Maker’s Medium: Student uses black and white photography to explore psychological spaces
Fourth-year art student Allison Poerschke specializes in black and white film photography. She takes inspiration from surrealism and most of her work focuses on psychological spaces. (Sakshi Joglekar/Daily Bruin staff)
By David Egan
Jan. 22, 2021 5:27 p.m.
The mastery of materials is fundamental to the artistic process and the career goal of any artist in their chosen medium. Every method requires a different skill set and can evoke different reactions in viewers. Follow columnist David Egan in “Maker’s Medium” as he highlights the mediums of the fine arts by profiling a different undergraduate art student each week.
Allison Poerschke is slowing down for introspection with black and white analog photography.
A fourth-year art student, Poerschke said one of her earliest memories is playing with a disposable camera her mother gave her when she was a child. She has been interested in art her whole life, and after beginning to create more art in high school, Poerschke realized it was something she wanted to pursue more seriously. She said she is a perfectionist and found she could articulate what she wanted to say more easily with photography as compared to other mediums like drawing or sculpture, which never turned out exactly how she wanted.
“I experimented with a lot of different mediums and eventually found photography,” Poerschke said. “It sort of clicked. I just felt that was the most accurate way of expressing myself.”
Poerschke said she fell in love with black and white analog photography – also known as film photography – when she took a community college class in the medium. Analog photography uses chemical processes to capture an image on transparent plastic film, which is covered with light-sensitive silver halide crystals. When a photo is taken, the crystals absorb light to create transparent images with inverted colors called negatives. Light is exposed through the film in a darkroom, creating a photograph that is developed through immersion in chemicals. Various scientists and artists contributed to the invention of photography until George Eastman created modern-day film in the 1890s.
There is a warmer quality to film that digital photography can lack, Poerschke said. She enjoys printing in the darkroom, which she said is a different experience compared to sitting on a laptop editing photos. Photography Lab Supervisor Valerie Green said students developing film in the darkroom learn to focus and to be present with the physicality of the process. While traditional film photography was once considered superior to digital, Green said that is not so much the case anymore.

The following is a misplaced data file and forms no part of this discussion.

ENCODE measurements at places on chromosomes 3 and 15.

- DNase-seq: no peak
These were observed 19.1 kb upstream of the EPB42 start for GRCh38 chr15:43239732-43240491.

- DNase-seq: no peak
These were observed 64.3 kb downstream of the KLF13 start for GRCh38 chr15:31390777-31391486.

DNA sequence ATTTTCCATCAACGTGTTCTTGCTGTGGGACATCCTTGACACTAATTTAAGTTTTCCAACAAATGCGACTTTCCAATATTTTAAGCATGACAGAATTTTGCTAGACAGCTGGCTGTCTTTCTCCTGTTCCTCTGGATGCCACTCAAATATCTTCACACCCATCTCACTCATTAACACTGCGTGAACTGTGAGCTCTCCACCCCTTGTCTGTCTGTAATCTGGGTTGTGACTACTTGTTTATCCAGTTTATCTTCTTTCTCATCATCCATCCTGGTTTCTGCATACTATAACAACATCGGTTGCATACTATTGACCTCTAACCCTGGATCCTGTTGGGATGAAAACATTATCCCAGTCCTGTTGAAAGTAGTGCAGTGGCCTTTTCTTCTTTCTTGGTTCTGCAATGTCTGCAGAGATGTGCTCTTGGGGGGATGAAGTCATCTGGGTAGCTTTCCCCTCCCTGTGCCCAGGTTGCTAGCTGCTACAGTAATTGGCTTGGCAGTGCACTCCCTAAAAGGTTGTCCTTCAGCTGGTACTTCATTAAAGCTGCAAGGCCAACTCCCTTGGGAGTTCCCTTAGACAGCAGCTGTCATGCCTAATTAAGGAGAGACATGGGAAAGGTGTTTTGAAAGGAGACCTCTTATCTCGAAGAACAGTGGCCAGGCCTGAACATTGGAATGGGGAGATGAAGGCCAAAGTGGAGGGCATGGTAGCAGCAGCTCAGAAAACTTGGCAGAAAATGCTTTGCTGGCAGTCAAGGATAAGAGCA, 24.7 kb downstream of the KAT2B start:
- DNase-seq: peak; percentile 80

“(Both analog and digital) exist together and they inform each other and there’s different characteristics of each,” Green said. “I think what really matters is the image and the content and the concept … (film photography) slows you down, and you think about composition more.”
The majority of Poerschke’s work focuses on psychological spaces, identity and her experiences as a person with bipolar disorder. She said she is inspired by the surrealists of the early 1900s and uses techniques the movement revolutionized, including layering two negatives on top of each other. Photography comes down to curating an atmosphere, which she said can be done by manipulating exposure time. Art history professor George Baker said he sees the influence of surrealism on Poerschke’s work, which focuses on identity as an idea more than on portrait as a category.
“Surrealism was deeply interested in the fact that photography was tied to real bodies, real spaces (and) real objects,” Baker said. “But (surrealists) could make us see them in a different way, or see them as being beyond just their realness.”
In particular, Baker said Poerschke’s photograph, “Tender,” evokes the surrealist artist Man Ray. With this image, Poerschke said she was focusing on light, shadow and the geometry of figures. The organic shapes of the hand mimic the sharp lines of the buildings and window sill while still remaining natural. Green said there is a connection between a physical plane and a pictorial plane in “Tender,” where the window is used to frame the landscape in the background. The composition achieved through framing is important for Poerschke’s work as it can create visual interest and atmosphere.
“Visually (framing) can create a little more intrigue,” Poerschke said. “In the photos I have from Joshua Tree, having the figure centered but also really far away … (with the) organic yet sharp forms in the foreground somewhat abstracting the landscape.”
This image, titled “Joshua Tree,” is evidence that Poerschke knows how to use depth of field, foreground and background to play off each other, Green said. The influence of surrealism is also present in “Joshua Tree,” a desert landscape that seems beyond normal everyday life, Baker said. Alternatively, images taken indoors can be a metaphor for the space inside one’s mind, he said. While a photograph may question reality in its themes and through manipulation in the darkroom, Baker said film photography maintains a direct physical connection to the world.
The medium is even further stripped down in Poerschke’s work, which she said is absent of color to highlight her psychologically charged themes. Poerschke invites introspection with her themes as well as with her uniquely laborious medium of analog photography. Worldwide, people have taken a total of over one trillion photographs – a staggering quantity that Green said might push people toward the slower, more manual practice of analog photography.
“I don’t think you can ignore the way an image is produced, but at the same time, when it comes down to it, it’s about the final image that you’re seeing,” Green said. “I think the medium, or the technical process, is always part of the concept.”